In a Fox News Health article, journalist Julie Revelant interviewed CHR’s Medical Director and Chief Scientist, Norbert Gleicher, MD, on the merits and demerits of “mini IVF.” Mini IVF, or minimal-stimulation IVF, uses lower doses of ovarian stimulation medications than standard IVF. Proponents argue that mini IVF results in better-quality eggs; some patients are attracted to mini IVF because of the milder side effects from medications.
Dr. Gleicher explained in the article that egg quality and quantity usually go in parallel in standard IVF cycles, refuting the unsupported notion that mini IVF cycles produce better-quality eggs and pregnancy rates comparable to standard IVF cycles.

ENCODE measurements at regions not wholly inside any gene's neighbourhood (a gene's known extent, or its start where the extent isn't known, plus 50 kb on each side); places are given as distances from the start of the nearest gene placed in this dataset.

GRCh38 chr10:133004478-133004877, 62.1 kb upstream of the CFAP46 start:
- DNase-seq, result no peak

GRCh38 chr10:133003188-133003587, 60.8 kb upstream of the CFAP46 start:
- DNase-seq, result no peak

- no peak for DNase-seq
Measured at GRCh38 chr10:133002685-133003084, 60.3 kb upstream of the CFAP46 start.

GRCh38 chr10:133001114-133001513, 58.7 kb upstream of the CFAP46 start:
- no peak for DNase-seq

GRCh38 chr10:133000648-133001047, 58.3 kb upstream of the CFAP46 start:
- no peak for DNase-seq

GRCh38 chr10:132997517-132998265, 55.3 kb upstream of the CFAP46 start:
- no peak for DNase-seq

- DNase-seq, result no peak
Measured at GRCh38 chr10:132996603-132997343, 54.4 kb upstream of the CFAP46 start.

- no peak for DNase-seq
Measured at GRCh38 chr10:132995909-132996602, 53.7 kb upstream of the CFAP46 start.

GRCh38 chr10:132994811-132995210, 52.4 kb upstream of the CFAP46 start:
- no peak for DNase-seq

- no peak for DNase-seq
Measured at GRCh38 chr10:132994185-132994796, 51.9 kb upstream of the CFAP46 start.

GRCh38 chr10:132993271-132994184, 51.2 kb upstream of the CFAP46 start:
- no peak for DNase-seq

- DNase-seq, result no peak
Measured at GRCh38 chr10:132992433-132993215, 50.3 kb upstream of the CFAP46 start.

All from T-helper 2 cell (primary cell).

CHR offers a form of mini IVF, called EcoIVF. This minimal-stimulation IVF program is designed to expand IVF access to patients who otherwise may not be able to afford a cycle of standard IVF. EcoIVF, just like mini IVF, uses lower doses of medications, which reduces medication costs as well as monitoring costs; EcoIVF also has drawback just like mini IVF, in that the number of eggs and pregnancy rates will most likely be lower than those from a standard IVF cycle.